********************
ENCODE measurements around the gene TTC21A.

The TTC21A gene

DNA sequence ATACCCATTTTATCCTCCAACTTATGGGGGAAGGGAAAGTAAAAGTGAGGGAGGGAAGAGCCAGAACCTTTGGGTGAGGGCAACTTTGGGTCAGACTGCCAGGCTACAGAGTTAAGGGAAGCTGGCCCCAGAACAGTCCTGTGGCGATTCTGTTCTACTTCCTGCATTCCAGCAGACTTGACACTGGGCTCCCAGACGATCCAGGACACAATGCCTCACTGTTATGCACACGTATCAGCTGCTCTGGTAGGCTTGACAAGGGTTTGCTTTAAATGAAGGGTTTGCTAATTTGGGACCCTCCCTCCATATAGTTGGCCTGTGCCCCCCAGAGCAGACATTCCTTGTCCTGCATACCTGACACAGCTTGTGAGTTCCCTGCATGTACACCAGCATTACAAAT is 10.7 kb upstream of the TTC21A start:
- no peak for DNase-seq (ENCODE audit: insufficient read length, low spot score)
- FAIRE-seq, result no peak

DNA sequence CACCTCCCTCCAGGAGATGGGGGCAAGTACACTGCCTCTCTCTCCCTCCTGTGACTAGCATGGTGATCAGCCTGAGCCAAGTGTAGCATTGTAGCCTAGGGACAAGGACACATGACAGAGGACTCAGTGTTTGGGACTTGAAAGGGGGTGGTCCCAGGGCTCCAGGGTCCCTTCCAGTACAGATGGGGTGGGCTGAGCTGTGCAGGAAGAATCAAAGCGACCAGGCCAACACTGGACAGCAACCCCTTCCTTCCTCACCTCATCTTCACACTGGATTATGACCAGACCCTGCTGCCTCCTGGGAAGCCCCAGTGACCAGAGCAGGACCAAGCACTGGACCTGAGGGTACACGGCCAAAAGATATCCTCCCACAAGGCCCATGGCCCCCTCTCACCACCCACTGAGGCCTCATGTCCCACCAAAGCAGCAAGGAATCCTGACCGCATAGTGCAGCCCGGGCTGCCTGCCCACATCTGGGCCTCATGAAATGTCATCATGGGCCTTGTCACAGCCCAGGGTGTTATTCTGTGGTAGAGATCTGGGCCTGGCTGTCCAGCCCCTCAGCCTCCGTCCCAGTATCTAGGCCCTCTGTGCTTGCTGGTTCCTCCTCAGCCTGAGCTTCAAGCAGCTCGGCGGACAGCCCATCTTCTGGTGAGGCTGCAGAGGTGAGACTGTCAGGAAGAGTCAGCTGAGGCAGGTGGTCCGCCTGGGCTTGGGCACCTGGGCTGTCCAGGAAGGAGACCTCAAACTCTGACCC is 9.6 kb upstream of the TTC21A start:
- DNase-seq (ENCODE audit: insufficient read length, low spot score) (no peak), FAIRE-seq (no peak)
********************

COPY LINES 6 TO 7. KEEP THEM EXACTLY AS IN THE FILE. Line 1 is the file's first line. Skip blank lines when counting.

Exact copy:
DNA sequence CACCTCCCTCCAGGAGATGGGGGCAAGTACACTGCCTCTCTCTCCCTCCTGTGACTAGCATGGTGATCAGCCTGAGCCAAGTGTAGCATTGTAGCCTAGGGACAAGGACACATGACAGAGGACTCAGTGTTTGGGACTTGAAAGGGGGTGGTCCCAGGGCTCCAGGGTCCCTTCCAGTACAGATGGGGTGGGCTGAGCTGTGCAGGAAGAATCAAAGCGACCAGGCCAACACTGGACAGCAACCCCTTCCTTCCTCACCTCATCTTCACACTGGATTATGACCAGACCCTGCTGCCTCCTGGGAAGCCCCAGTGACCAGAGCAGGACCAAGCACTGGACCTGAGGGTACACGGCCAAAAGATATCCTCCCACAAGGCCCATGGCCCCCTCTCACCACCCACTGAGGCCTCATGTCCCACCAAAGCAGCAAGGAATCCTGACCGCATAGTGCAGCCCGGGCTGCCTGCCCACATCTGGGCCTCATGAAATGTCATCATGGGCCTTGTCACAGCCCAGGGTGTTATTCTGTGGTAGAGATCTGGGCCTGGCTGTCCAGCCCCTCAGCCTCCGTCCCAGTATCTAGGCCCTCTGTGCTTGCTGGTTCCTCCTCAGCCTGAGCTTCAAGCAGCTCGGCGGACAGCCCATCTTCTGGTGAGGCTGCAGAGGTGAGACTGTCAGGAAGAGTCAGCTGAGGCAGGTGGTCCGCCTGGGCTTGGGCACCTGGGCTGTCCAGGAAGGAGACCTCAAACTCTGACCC is 9.6 kb upstream of the TTC21A start:
- DNase-seq (ENCODE audit: insufficient read length, low spot score) (no peak), FAIRE-seq (no peak)